Consider the policies of data, code, and materials transparency. A journal might choose not to adopt any policy regarding those research components. If a journal adopts Level 1 (see Figure 2, above) policies, articles must state whether the components are available, and, if so, how someone could access them. At Level 2, the components must be posted to a trusted repository (unless an exception is granted). At Level 3, this posted information would be reproduced independently before publication.
The information would thus be verified and open to others to use. Mistakes might be found, direct replications could be made more exact, and researchers could more easily build on what others have done, creating a cumulative record. Why might scientists use these procedures even if journals have not taken steps to implement them? Some journals give “badges” to articles that meet requirements for Open Data and Open Materials. Such badges not only signal good science, but also the authors’ leadership in reform. Why might journals agree to implement these procedures? In addition to demonstrating the journals’ values, they might want to show that they are keeping up with high-prestige journals (like Science and Nature) that have begun implementing the guidelines. (About 5,000 journals are currently TOP signatories; however, not all have begun implementing them.)
Replications and registered reports
The TOP guidelines are also concerned with two not-yet-standard types of articles: Replications and Registered Reports. Regarding replications: journals may choose not to publish them (Level 0), may encourage them, or may use a process that pairs replications with pre-registration (Level 3). Pre-registration means creating a time-stamped version of a research plan before the study is run. Researchers can choose to pre-register hypotheses, thus eliminating HARKing. They can choose to pre-register analysis plans, thus avoiding conflating confirmatory and exploratory analyses. And journals might choose to implement registered reports for replications, new studies, or both.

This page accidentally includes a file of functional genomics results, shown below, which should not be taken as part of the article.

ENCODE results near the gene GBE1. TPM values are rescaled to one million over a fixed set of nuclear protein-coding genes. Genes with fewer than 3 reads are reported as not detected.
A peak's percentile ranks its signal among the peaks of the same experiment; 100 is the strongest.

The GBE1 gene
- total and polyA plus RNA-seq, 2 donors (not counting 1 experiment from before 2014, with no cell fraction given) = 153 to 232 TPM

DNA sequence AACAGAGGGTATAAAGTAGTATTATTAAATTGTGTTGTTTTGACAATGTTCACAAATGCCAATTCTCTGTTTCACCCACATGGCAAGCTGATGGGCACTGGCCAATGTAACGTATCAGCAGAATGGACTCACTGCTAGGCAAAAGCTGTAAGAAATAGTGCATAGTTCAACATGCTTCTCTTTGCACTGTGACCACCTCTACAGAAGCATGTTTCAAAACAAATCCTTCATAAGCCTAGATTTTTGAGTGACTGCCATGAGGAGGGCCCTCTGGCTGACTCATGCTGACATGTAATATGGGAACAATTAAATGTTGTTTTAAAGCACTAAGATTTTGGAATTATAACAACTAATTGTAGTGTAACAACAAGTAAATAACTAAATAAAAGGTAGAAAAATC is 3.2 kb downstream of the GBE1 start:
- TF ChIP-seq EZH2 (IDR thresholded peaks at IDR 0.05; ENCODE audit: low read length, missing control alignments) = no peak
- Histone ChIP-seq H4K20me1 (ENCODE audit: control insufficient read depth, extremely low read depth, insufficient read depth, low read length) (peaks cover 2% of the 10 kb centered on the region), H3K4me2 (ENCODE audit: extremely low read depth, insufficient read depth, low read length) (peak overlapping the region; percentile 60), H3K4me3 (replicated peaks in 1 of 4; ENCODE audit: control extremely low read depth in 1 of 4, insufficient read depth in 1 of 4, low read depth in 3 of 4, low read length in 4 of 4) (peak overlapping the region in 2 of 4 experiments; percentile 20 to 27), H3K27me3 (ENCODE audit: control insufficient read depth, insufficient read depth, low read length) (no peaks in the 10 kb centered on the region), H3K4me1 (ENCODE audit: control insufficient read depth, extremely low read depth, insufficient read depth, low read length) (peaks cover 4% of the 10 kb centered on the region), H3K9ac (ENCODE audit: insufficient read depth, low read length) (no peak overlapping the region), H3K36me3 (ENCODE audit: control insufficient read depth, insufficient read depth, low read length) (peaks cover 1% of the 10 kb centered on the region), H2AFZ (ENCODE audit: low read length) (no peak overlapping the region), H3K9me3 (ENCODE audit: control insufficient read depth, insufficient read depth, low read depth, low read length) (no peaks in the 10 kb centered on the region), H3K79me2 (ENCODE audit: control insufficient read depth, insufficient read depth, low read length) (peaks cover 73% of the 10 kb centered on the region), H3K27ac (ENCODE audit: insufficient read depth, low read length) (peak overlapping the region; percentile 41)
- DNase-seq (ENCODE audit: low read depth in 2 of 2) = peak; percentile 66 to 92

In a registered report, researchers submit a description of the study, design, hypotheses, methods, and analysis plan, to a journal before beginning data collection. The proposal then undergoes peer review. Reviewers judge whether the study asks an important question and provides suitable techniques to address it. If so, the study is granted “in principle acceptance” —a guaranteed publication if the authors follow the approved protocol, regardless of how the data turn out. This process should seem similar to that of clinicaltrials.gov, or to how one goes about proposing and defending a dissertation. Over 100 journals now use registered reports. Registered reports address multiple publication problems, from HARKing to the lack of publication of studies that “didn’t work”.
The comments above are most relevant to traditional print journals. Previously, such journals didn’t have the “space” to print full methods, data, or code. But technology has solved those problems. Newer online-only journals are springing up, many of which have adopted some or all of TOP Level 3 policies. Of course, there is now a plethora of “predatory journals,” which seem to have invented Level negative 3.
Adopting the guidelines above may create some initial difficulties for journals and authors. Ultimately, though, the goal is to make what is good for individual scientists’ careers also be what is good for science itself. Journals and scientists with their incentives aligned. Thus, BFFs.
1 Figure 1
From Munafò M.R. et al. A Manifesto for Reproducible Science. Nat. Hum. Behav. 1, 0021 (2017).
Figure 1 licensed under a Creative Commons Attribution 4.0 International License, which permits use, sharing, adaptation, distribution and reproduction in any medium or format, as long as you give appropriate credit to the original author(s) and the source, provide a link to the Creative Commons license, and indicate if changes were made. To view a copy of this license, visit 2 Figure 2
From the Center for Open Science.
Figure 2 is licensed under a Creative Commons Attribution-NoDerivatives License, which permits use and sharing. However, if you remix, transform or build upon the material, you may not distribute the modified material. To view a copy of this license, visit https://creativecommons.org/licenses/by-nd/4.0.